2.2.2. Histological Evaluation of Defect Healing

The histological pictures of each group were specifically classified into the following three distinct regions: the cartilage interface, the repair area, and the osteochondral interface. On average, high cellularity at the defect site and a certain amount of inflammatory fibrous tissue were seen around the defects in controls. This group also showed a significantly greater inflammatory response in the subchondral bone (Figure 5A, upper panel). In contrast, the regenerated articular cartilage surfaces in the treatment groups were smooth and continuous which indicated that cartilage repair was relatively complete (Figure 5A, middle and lower panels). In both PRFHCG and PRFDCG groups, repair tissue integrated with contiguous native tissue and the subchondral bone. At the greater magnification levels, chondrocytes in regenerated cartilage were found to be generally viable in both treatment groups. Although the repair outcome in treatment groups were similar, there were some differences existed between PRFHCG and PRFDCG groups. In PRFDCG group, most of the chondrocytes in the repair area were oval shaped with lacunae structure. Moreover, the chondrocytes in the PRFDCG group were more evenly distributed in repair area than in PRFHCG group. However, the distribution of chondrocytes in both treatment groups lacked a normal zonal structure which indicated incomplete remodeling. Figure 5B shows the repaired regions stained with alcian blue (AB). These results further support the H&E observations. Repaired regions in the controls consisted primarily of fibrous tissue that was negatively stained for AB. The International Cartilage Repair Society (ICRS) histological scores at six months reflected good to excellent results for the PRFHCG (15 ± 3.9) and PRFDCG (16 ± 3.2) groups as compared with controls (6.5 ± 2.6, Figure 5C). Finally, despite differences in cellular distribution and tissue homogeneity, no significant differences in histological performances were found between the treatment groups (p = 0.90).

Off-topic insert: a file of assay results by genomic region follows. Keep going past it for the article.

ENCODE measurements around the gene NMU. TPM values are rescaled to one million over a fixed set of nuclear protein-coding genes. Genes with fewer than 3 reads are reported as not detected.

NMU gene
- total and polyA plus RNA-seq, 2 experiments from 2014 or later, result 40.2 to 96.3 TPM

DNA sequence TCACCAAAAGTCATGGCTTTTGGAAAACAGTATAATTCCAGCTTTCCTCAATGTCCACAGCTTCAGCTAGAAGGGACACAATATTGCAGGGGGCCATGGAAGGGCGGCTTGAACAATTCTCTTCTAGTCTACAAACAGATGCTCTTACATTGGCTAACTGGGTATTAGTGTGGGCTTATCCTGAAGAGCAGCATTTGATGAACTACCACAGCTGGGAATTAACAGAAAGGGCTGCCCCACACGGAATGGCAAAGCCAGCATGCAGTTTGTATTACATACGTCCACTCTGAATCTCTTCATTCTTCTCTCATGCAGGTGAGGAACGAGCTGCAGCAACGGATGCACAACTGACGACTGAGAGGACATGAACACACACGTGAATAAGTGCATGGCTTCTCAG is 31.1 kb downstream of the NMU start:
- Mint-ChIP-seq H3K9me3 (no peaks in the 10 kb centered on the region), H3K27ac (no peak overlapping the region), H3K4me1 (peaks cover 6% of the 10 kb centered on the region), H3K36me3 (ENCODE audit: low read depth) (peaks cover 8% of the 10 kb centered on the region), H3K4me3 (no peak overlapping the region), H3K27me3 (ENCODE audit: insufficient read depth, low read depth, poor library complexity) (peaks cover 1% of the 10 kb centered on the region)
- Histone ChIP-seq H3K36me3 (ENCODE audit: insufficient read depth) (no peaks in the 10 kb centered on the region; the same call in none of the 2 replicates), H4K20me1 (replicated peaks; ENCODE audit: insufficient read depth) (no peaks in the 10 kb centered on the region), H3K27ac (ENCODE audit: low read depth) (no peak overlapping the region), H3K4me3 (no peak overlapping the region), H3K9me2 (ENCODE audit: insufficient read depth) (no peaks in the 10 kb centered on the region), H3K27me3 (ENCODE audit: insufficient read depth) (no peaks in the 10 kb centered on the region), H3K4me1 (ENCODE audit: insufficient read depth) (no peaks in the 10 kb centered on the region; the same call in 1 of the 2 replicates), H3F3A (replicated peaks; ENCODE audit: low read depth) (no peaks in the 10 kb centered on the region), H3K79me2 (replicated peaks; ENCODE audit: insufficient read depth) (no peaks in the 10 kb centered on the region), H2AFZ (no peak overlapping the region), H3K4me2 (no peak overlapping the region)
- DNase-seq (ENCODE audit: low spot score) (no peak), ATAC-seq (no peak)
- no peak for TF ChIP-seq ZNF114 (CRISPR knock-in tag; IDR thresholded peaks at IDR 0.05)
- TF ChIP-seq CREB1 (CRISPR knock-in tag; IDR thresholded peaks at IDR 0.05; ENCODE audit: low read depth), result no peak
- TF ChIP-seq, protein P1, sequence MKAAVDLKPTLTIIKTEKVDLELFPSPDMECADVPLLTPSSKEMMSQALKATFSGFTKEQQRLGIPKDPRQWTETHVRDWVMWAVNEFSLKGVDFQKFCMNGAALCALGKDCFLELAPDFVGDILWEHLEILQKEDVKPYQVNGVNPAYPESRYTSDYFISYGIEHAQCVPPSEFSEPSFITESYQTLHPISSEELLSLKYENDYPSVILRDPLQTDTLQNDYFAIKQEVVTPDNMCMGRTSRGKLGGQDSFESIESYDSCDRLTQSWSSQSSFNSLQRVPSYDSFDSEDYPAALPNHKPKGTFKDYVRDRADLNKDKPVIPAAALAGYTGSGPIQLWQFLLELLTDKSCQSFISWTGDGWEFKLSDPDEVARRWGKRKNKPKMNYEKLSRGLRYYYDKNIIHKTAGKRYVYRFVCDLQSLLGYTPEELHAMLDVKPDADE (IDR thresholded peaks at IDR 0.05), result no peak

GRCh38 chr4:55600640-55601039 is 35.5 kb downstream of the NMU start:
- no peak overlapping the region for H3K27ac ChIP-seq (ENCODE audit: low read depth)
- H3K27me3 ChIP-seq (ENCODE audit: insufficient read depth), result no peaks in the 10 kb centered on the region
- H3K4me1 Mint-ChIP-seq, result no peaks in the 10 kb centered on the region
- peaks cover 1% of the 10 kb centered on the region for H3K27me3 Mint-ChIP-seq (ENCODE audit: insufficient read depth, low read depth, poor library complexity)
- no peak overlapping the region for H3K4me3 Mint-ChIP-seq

2.2.3. Chondrogenic Immunohistochemical Analysis

Immunohistochemical staining using Collagen I (Col I) and II (Col II) showed that most of the repair tissue in the two treatment groups stained positively for Col II but negatively for Col I (Figure 6). These results indicate that repair tissues in the treatment groups showed features of hyaline-like cartilage. In the control group, the unhealed chondral defect led to the formation of a central depressed area filled with heterogeneous immature tissue that was negative for Col II and positive for Col I, suggesting a fibrous nature.

3. Discussion

This study reveals the potential of PRF in the development of an autologous, single stage, and culture-free therapeutic approach for critically sized chondral defects in a clinically relevant animal model. First of all, the study revealed the anabolic and chemotactic effects of PRF on chondrocytes at both cellular and tissue levels, which could translate into a viable strategy for in vivo cartilage repair. This treatment strategy is distinct from previous methods in cartilage repair because it relies on the bioactive PRF scaffold to attract and nourish chondrocytes from undigested cartilage grafts. On the basis of our results, PRF could induce cell migration and serve as a niche in promoting cell viability and differentiation.